Green River City to Host River Trail Grand Opening


Press Release

The City of Green River and John Wesley Powell River History Museum will open a new river trail with official ribbon cutting ceremony on March 23rd. The museum will also host a celebration for John Wesley Powell’s Birthday with cake, games, programs, and a free day.

In July of 1869, John Wesley Powell and his crew of boatmen emerged from Gray Canyon after two months on the Green River. As they passed through the valley where a museum would one day be built to tell his story, Major Powell commented on the broad peaceful nature of the river and the cottonwood groves that stood on either side. One hundred and fifty years later, the City of Green River is working to provide more access to the peaceful nature of the river and to reclaim some of those cottonwood groves.

Marking the sesquicentennial of Powell’s historic expedition, the City of Green River and the John Wesley Powell River History Museum will host a River Trail Grand Opening during their annual celebration of John Wesley Powell’s birthday on March 23 (Powell’s birthday is the 24, which falls on a Sunday this year). Each year, the museum hosts a birthday party with a free day, games, cake and education programs that last all day.

This year, Powell’s birthday party coincides with the grand opening of a new paved trail that meanders north along the river. The trail, which was funded in part with a grant from the Utah Office of Outdoor Recreation, is connected to the museum’s grounds and offers opportunities for bird watching, to engage with the river system and serves as an example of the potential trail system the City Green River hopes to complete in the future. The mayor of Green River, along with state, county and city representatives, will host a ribbon cutting at noon.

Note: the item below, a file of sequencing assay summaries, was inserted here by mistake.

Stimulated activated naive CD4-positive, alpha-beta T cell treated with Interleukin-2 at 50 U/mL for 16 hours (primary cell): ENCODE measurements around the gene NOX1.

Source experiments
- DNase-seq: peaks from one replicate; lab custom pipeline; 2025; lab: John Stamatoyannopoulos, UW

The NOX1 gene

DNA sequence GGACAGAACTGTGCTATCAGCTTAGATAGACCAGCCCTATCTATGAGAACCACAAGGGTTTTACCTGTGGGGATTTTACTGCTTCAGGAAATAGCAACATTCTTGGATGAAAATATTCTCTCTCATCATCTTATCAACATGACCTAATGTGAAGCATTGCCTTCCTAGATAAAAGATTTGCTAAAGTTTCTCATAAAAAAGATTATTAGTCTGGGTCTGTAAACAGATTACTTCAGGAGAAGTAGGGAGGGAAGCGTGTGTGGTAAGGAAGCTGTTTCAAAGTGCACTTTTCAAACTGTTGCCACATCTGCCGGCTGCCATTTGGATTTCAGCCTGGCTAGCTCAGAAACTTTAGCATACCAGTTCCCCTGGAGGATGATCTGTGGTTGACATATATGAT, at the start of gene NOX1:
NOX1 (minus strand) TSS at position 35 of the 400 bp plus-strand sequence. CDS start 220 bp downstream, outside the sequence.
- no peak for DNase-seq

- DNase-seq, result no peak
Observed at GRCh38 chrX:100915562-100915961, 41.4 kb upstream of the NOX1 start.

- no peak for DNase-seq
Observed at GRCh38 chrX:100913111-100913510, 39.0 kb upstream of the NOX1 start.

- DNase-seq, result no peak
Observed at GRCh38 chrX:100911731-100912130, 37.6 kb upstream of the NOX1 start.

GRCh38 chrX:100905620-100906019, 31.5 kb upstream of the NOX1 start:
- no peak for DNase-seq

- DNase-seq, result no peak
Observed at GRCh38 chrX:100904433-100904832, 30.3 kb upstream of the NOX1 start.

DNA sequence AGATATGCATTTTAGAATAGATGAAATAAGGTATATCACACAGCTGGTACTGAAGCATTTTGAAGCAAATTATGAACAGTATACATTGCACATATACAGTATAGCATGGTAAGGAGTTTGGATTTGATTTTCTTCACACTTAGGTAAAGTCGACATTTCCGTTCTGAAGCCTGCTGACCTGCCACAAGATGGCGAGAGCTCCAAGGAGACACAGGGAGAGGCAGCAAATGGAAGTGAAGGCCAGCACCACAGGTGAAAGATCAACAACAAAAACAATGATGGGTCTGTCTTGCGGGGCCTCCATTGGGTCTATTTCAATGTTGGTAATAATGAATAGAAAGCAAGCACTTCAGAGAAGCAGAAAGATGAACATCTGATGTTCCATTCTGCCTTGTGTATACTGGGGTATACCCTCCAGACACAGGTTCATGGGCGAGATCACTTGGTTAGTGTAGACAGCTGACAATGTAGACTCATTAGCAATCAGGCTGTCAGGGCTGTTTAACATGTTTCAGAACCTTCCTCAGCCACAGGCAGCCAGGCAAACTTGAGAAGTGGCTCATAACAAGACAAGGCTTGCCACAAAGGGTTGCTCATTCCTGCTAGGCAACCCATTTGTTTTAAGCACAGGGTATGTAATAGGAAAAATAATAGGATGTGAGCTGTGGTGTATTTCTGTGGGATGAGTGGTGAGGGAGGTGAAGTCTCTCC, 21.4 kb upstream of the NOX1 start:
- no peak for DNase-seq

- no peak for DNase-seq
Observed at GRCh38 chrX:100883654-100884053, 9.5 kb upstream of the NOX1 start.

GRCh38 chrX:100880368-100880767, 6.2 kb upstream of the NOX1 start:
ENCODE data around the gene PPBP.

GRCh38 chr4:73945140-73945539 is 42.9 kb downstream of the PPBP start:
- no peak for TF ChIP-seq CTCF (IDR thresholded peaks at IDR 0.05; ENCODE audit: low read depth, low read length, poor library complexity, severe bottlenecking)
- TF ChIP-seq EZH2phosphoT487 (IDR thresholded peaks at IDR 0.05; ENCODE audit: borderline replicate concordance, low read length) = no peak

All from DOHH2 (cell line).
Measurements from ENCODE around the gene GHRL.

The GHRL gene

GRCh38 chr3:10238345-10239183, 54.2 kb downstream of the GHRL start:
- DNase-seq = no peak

Throughout the year, the museum will host several events and exhibits to mark the 150 anniversary of Powell’s first expedition down the Green and Colorado Rivers. An exhibition titled “SCREE Artist: Contemporary Views of the Arid West: People, Places and Spaces” will open in May, and the museum is planning a number of film nights and exhibitions which will also mark the anniversary. March 23 will also be the last day to see “Glen Canyon: A River Guide Remembers,” an exhibition championed by Ken Sleight that explores the history of Glen Canyon before the dam.

Anyone is welcome and encouraged to attend both the party and the river trail opening, which will be free and open to the public. For more information, contact the visitor center at the John Wesley Powell River History Museum in Green River.

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